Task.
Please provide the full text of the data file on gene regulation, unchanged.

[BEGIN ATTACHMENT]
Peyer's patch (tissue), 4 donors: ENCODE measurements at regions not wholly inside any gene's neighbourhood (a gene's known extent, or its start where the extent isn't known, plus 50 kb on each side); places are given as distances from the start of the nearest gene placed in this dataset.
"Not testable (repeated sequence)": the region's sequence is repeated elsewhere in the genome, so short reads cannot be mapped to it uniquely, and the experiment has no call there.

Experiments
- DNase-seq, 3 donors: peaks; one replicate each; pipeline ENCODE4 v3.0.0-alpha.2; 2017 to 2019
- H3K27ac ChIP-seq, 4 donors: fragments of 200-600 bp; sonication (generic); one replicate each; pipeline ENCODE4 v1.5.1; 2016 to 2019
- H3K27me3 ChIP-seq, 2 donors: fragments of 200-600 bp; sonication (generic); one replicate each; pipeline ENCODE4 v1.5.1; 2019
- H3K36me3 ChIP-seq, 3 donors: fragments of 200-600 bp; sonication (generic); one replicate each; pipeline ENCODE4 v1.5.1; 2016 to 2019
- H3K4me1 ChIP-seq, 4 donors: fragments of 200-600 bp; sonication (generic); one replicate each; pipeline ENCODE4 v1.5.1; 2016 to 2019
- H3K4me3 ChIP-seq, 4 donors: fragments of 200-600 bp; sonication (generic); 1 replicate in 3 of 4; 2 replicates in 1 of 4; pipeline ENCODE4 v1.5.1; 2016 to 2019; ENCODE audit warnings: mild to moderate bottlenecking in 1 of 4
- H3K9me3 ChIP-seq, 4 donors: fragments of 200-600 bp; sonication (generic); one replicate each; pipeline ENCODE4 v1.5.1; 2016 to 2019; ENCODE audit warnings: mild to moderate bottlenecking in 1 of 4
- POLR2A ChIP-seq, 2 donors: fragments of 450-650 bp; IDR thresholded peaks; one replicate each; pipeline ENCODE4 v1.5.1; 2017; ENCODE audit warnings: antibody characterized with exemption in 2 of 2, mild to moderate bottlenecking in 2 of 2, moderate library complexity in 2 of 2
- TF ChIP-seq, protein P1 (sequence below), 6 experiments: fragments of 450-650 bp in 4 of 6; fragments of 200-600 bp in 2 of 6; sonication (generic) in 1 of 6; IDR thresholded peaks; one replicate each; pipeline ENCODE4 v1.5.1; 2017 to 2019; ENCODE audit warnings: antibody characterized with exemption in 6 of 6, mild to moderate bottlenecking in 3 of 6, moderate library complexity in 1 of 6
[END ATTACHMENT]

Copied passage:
Peyer's patch (tissue), 4 donors: ENCODE measurements at regions not wholly inside any gene's neighbourhood (a gene's known extent, or its start where the extent isn't known, plus 50 kb on each side); places are given as distances from the start of the nearest gene placed in this dataset.
"Not testable (repeated sequence)": the region's sequence is repeated elsewhere in the genome, so short reads cannot be mapped to it uniquely, and the experiment has no call there.

Experiments
- DNase-seq, 3 donors: peaks; one replicate each; pipeline ENCODE4 v3.0.0-alpha.2; 2017 to 2019
- H3K27ac ChIP-seq, 4 donors: fragments of 200-600 bp; sonication (generic); one replicate each; pipeline ENCODE4 v1.5.1; 2016 to 2019
- H3K27me3 ChIP-seq, 2 donors: fragments of 200-600 bp; sonication (generic); one replicate each; pipeline ENCODE4 v1.5.1; 2019
- H3K36me3 ChIP-seq, 3 donors: fragments of 200-600 bp; sonication (generic); one replicate each; pipeline ENCODE4 v1.5.1; 2016 to 2019
- H3K4me1 ChIP-seq, 4 donors: fragments of 200-600 bp; sonication (generic); one replicate each; pipeline ENCODE4 v1.5.1; 2016 to 2019
- H3K4me3 ChIP-seq, 4 donors: fragments of 200-600 bp; sonication (generic); 1 replicate in 3 of 4; 2 replicates in 1 of 4; pipeline ENCODE4 v1.5.1; 2016 to 2019; ENCODE audit warnings: mild to moderate bottlenecking in 1 of 4
- H3K9me3 ChIP-seq, 4 donors: fragments of 200-600 bp; sonication (generic); one replicate each; pipeline ENCODE4 v1.5.1; 2016 to 2019; ENCODE audit warnings: mild to moderate bottlenecking in 1 of 4
- POLR2A ChIP-seq, 2 donors: fragments of 450-650 bp; IDR thresholded peaks; one replicate each; pipeline ENCODE4 v1.5.1; 2017; ENCODE audit warnings: antibody characterized with exemption in 2 of 2, mild to moderate bottlenecking in 2 of 2, moderate library complexity in 2 of 2
- TF ChIP-seq, protein P1 (sequence below), 6 experiments: fragments of 450-650 bp in 4 of 6; fragments of 200-600 bp in 2 of 6; sonication (generic) in 1 of 6; IDR thresholded peaks; one replicate each; pipeline ENCODE4 v1.5.1; 2017 to 2019; ENCODE audit warnings: antibody characterized with exemption in 6 of 6, mild to moderate bottlenecking in 3 of 6, moderate library complexity in 1 of 6